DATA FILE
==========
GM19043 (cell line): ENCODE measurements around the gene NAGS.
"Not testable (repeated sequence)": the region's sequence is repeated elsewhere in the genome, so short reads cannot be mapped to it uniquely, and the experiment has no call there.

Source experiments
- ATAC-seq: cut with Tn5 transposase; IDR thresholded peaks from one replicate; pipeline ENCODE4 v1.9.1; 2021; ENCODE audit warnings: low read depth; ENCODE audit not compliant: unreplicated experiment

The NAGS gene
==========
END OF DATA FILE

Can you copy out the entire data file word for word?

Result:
GM19043 (cell line): ENCODE measurements around the gene NAGS.
"Not testable (repeated sequence)": the region's sequence is repeated elsewhere in the genome, so short reads cannot be mapped to it uniquely, and the experiment has no call there.

Source experiments
- ATAC-seq: cut with Tn5 transposase; IDR thresholded peaks from one replicate; pipeline ENCODE4 v1.9.1; 2021; ENCODE audit warnings: low read depth; ENCODE audit not compliant: unreplicated experiment

The NAGS gene